Types of Knife
Kitchen Knife

Sometimes referred to as a chef’s knife, this is a multi purpose tool often with a curved blade. The blade allows the knife to cut with a rocking action as well as being able to cut through meat, fish and vegetables.

Bread Knife

This is a long straight bladed knife with a serrated edge and is used with a deliberate, careful sawing action. The width of the knife is such that it is possible to keep the blade vertical and straight, giving as thin a slice as you might require.

Filleting or Boning Knife

These are smaller bladed knifes that are flexible, allowing you to fillet a fish or removing meat from the surface of bones which are usually irregularly shaped. For a more accurate cut, some filleting knives can have a curved blade.

Carving Knife

This is a long straight bladed knife tapering to a point. It is the meat equivalent of a bread knife for cutting slices of meat.

Slicing Knife

An alternative to the carving knife is the slicing knife, usually with a rounded end  and sometimes a Granton blade, which means the cutting surfaces are dimpled allowing fat and other liquids to collect during the slicing stroke, allowing a better, thinner slice. The thickness of the knife makes it ideal of slicing sausage and fish, particularly smoked salmon.

Vegetable Knife

This is a small knife with a point and a blade length of around three inches. It is a stout little knife for peeling vegetables and cutting out eyes of potatoes or scraping skin or removing garlic skins.


These are big, heavy knives usually used for cutting through bone with a chopping action. Some cleavers are very sharp indeed and used in Chinese kitchens with a more multi purpose way, including chopping vegetables and using the deep knife blade as a way of transferring the ingredient to the pot.

Note on using a Cleaver
If you’re going to be using a cleaver regularly, we recommend investing in a chainmail protective glove for your other hand.
Sharpening your Knife
It’s all about the steel

Keeping your knives sharp is very important, cooking will be easier and more successful with a sharp knife.


We use a steel to sharpen knives, which is a hardened steel rod with grooves and a finger guard. Always clean your knife before using the steel, otherwise it becomes less effective. This includes sharpening half way through cutting meat.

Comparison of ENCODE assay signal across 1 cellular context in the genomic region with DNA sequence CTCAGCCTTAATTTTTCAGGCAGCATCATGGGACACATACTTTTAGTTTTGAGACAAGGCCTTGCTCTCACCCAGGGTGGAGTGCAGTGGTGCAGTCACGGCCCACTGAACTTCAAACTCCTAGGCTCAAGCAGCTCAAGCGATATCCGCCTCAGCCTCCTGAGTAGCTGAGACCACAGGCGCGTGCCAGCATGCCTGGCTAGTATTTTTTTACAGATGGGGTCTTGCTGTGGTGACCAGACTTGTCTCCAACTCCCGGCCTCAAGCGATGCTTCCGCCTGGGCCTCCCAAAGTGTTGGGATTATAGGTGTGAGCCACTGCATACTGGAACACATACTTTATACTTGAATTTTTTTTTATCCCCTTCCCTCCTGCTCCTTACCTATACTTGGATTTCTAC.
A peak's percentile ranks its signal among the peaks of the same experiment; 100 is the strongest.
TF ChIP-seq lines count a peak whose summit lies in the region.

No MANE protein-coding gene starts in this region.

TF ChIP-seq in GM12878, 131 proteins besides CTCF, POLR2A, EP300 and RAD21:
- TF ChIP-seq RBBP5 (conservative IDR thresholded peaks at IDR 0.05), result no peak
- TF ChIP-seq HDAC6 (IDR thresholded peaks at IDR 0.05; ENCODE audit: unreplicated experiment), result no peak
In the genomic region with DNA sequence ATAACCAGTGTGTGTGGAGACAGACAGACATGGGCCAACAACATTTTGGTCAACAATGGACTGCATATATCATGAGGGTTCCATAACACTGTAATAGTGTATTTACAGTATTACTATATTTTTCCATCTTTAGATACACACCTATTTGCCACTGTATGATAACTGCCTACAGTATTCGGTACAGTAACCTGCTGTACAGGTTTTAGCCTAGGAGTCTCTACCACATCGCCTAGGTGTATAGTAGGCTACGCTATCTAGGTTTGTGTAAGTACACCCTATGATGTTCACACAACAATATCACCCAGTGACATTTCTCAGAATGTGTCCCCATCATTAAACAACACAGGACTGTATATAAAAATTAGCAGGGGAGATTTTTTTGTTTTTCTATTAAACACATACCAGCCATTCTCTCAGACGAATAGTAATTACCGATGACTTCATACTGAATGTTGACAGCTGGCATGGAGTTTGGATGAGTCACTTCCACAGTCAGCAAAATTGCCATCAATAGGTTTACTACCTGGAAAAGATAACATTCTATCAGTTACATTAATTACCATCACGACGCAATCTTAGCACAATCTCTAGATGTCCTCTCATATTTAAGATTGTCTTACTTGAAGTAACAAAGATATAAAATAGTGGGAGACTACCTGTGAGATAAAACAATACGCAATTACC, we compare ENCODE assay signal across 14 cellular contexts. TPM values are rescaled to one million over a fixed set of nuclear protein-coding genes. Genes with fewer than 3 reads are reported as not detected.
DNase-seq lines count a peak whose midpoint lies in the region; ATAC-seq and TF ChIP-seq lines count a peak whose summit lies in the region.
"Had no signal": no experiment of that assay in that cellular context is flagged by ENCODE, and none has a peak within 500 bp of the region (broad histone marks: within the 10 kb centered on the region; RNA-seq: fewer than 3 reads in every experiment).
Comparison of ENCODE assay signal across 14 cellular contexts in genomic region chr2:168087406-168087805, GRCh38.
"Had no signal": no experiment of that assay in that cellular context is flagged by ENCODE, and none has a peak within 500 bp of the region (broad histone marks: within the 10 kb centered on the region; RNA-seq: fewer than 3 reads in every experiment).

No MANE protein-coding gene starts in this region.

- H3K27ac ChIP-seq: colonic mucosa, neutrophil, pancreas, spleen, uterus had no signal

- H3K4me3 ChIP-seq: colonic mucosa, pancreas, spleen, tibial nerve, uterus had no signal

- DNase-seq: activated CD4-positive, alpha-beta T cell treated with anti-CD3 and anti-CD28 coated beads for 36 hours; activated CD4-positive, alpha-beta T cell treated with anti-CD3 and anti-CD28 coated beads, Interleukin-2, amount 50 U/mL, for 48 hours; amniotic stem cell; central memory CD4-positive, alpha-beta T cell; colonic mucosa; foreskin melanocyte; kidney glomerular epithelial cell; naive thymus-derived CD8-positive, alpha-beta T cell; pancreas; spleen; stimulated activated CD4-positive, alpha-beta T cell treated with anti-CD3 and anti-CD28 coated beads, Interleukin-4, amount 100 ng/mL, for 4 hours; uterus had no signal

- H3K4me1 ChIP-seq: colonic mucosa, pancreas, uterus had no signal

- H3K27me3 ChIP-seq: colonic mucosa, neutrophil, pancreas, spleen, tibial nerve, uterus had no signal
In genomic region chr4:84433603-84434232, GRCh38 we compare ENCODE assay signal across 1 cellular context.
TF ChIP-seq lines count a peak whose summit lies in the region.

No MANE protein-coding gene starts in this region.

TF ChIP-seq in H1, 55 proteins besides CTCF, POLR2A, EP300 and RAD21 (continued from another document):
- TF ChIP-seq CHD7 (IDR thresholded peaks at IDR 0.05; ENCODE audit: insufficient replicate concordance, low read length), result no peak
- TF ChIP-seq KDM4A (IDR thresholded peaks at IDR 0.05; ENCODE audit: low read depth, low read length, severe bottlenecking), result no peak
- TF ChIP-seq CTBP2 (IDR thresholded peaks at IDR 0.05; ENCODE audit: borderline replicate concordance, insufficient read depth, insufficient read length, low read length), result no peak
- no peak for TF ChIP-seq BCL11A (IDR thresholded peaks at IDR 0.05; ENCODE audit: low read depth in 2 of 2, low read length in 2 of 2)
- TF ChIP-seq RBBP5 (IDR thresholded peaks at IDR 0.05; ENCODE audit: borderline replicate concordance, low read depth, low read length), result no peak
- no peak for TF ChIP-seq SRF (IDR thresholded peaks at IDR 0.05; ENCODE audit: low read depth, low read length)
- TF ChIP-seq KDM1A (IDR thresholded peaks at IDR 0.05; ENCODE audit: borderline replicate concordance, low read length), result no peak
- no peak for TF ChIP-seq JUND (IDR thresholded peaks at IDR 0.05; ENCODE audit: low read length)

The knife edge has two bevels, an outer one and, on the very edge, a smaller one which creates the actual cutting surface.


Sharpening simply repairs the small imperfections on the actual edge. You need to hold your blade at an angle which reflects this edge, about 20 degrees from the steel.


Draw the knife back on both sides of the knife. Take your time, you needn’t rush.


You can use an alternative method, holding the steel upside down and drawing the knife along the steel in the opposite manner.


There is nothing wrong with using a knife sharpener, but buy the best quality one you can afford and never try to sharpen an uncleaned, greasy knife in it.

Always wash your knives carefully by hand, not leaving them in a sink of water – people cut themselves if they can’t see them, and do not put them in the dishwasher.
Cutting Vegetables
Three Finger Rule

Cutting vegetables is one of the basic functions of a sharp knife. In this video we show you the three finger rule.


Place your item on a clean cutting board.


Hold it firmly with three middle fingers with the middle finger foremost.


The knuckle on the middle finger is used as a guide for the motion of the knife.


Cut with a rhythmic rotary motion, allowing the blade to slice rather than chop.


All the time keep the fingers behind the blade.


There is no need to rush, your cutting will not make tastier food if it is rushed.

Keep your fingers behind the blade, and don’t rush! Your cutting will not make tastier food if rushed

Cutting Potatoes
How to cut potatoes into
different ingredient shapes
French fries

Cut the potato in half longways.

Turn onto the flat surface and cut into 1 cm strips.

Turn over and cut into 1 cm strips again.


Diced potatoes

Cut a flat base.

Put the potato on this base and then trim four sides.

Slice into 1 cm strips and then turn over and cut again.

Then cut into 1 cm cubes.


Potato slices (rounds)

Grip the potato with the three middle fingers, using the middle finger knuckle as a guide, slice the potato with a rhythmic motion of the knife.


Potato wedges

Cut the potato in half, lengthways.

Place the half on the flat bottom and make 3 cuts at 45, 90 and 45 degrees on the other side.

Jointing a Chicken
Making the most of your meat

Lay the chicken on its back and find the Parson’s nose. Make a 3 cm cut by simply pushing the cleaver through.


Stand the bird on it’s head. Put the cleaver in the cut you made earlier and carefully push down. It should go through easily but the hip end might need a little more effort.


Lay the bird on its breasts and cut through the breastbone. This should be easy with a little pressure.


You now have two halves. Take one half and pull it lengthways. You should see a line appear where you can cut through. Repeat with the other half. You now have 4 pieces.


To separate the drumstick from the thigh, pull the skin away on the meat side and a line of fat marks where you should be cutting through.


To remove the wing, pull it back to dislocate it and then cut through. You can cut into the breast if you like to give a meaty wing.


To make a wing lollipop, cut the top knuckle and the lower part of the wing, leaving the meaty centre. Hold in a clean kitchen towel and grip the smallest of the two bones inside. Remove it and scrape the meat with the knife down the bone to make a lollipop.


Why not try your skills with these delicious recipes…